I know how frustrating it is when you want your child to do something – or not to do something – and you can’t even get their attention. What you’re saying is falling on deaf ears. You try different ways of saying it, but it seems to make no difference. Your child just zones you out. You don’t want to get angry, but you can feel your patience wearing thin.
I hear you. I really do. It’s exasperating and you want a solution that doesn’t involve threats or shouting.
Let’s look at at a couple of examples:
- You want to go out with your daughter, but she refuses to stop playing Lego.
- Your son’s insisting on throwing a ball around the room where his brother is practising piano.
- You’ve asked your daughter to wear a cycle helmet – but she won’t put it on.
Our point of view
In situations like these, we parents tend to feel our point of view is very reasonable. Your child has to stop playing Lego, because you’re going out. It’s unreasonable for your son to disrupt his brother’s piano practice by throwing a ball around. And, naturally, safety dictates that a cycle helmet needs to be worn.
All very reasonable…. from an adult perspective.
From a child’s point of view, things look very different.
Your child’s behaviour has it’s own impeccable logic, even if it’s not always obvious to us.
Their behaviour always fulfils a need.
- Your Lego-playing-child is fulfilling her need for creative play. She is totally absorbed in creating a scenario.
- Your ball-playing-child is a bit bored and he’s trying to get his brother’s attention.
- And your daughter who doesn’t want to put on a cycle helmet – she finds the helmet uncomfortable. It grips her head a bit too tightly.
These points of view don’t go away when we start talking to children. They are still there, dictating behaviour. Typically a power struggle between parent and child ensues, in which each side fights their corner.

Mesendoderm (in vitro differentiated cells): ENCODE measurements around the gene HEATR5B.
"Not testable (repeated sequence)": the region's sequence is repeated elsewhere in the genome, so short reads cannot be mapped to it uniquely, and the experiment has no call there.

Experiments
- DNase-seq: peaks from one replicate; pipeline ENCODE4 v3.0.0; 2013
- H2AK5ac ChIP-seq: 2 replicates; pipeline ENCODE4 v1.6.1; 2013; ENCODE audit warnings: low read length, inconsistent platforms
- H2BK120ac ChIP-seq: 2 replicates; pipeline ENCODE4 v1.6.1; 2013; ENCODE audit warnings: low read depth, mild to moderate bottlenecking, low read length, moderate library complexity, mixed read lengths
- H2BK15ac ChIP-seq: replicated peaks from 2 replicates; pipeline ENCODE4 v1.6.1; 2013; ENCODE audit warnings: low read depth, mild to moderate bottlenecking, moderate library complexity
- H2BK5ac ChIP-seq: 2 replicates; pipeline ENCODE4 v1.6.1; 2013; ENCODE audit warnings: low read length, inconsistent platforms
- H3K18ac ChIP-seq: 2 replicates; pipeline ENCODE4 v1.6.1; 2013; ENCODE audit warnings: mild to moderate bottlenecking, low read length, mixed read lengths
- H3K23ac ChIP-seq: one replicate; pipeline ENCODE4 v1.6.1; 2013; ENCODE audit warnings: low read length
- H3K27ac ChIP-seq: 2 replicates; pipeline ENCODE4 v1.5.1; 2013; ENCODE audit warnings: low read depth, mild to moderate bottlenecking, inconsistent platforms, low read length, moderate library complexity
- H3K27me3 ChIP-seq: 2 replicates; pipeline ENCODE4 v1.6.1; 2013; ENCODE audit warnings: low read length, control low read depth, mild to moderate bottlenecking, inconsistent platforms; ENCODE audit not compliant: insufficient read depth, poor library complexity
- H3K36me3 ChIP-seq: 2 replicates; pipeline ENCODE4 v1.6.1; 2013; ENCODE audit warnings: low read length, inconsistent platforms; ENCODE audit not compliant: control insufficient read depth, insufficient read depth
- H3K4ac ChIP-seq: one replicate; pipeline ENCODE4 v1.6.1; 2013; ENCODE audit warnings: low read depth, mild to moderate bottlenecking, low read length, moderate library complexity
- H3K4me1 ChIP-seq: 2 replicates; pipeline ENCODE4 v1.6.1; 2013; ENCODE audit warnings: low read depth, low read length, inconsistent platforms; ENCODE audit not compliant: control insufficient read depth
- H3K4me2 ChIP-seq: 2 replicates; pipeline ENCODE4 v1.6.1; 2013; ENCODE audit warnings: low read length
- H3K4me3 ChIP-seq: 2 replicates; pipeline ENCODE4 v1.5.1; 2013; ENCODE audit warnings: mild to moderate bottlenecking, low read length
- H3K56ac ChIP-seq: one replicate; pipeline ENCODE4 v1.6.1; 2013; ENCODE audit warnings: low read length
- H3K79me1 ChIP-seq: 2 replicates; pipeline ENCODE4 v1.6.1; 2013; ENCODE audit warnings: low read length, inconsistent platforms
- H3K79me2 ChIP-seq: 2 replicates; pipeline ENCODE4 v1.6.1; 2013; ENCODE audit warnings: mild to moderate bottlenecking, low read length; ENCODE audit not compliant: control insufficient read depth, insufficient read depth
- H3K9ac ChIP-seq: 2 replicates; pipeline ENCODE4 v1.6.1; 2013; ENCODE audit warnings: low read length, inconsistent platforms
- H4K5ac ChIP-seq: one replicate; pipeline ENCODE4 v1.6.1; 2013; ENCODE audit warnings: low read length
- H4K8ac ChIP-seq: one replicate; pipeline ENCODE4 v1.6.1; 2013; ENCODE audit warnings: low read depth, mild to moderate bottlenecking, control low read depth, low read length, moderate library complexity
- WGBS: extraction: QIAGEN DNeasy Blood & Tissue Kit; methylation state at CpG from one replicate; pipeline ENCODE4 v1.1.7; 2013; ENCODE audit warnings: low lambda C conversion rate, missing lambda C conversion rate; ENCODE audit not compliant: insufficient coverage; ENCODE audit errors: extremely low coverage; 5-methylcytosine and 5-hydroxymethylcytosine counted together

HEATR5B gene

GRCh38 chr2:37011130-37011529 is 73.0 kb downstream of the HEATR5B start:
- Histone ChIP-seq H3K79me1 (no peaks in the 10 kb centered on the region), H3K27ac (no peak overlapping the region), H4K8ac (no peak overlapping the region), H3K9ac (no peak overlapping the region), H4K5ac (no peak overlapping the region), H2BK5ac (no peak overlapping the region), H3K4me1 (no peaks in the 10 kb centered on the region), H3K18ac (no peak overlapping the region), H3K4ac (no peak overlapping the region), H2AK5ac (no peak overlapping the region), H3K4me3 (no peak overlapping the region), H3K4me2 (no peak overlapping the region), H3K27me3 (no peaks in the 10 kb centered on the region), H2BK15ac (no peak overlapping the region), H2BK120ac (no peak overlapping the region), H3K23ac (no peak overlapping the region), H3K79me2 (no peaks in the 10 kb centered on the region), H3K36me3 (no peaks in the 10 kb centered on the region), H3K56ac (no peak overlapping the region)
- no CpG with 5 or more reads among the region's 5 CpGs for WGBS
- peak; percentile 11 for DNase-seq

What can we do?
In my experience, the most effective way to solve these situations is this:
- Stop whatever you’re doing and put your agenda aside;
- Listen to your child and show understanding for their point of view;
- Transition elegantly to what you have to say and problem-solve with your child.
By doing this, you overcome the gulf between your point of view and their point of view.
Children start to experience that you’re on their side.
They feel understood.
As a result they want to listen to you.
This can happen in a heartbeat.
All it takes is for children to experience that you want to see things through their eyes.
I’m going to break this down into three steps:
1) Stop whatever you’re doing and put your agenda aside
Stopping whatever you’re doing or whatever you’re trying to communicate is a crucial first step. You can’t skip it out, as the following example illustrates:
This morning I was trying to build a fire in the hearth, when my son came in. He was angry that I hadn’t woken him earlier, because he had a lot of homework to get done.
I tried to listen to him while I continued to get the fire going. The fire-building wasn’t working very well and I continued to focus on it. Meanwhile my son was expressing his frustration and getting more and more worked up. Although I was saying empathetic things, he just got angrier and angrier.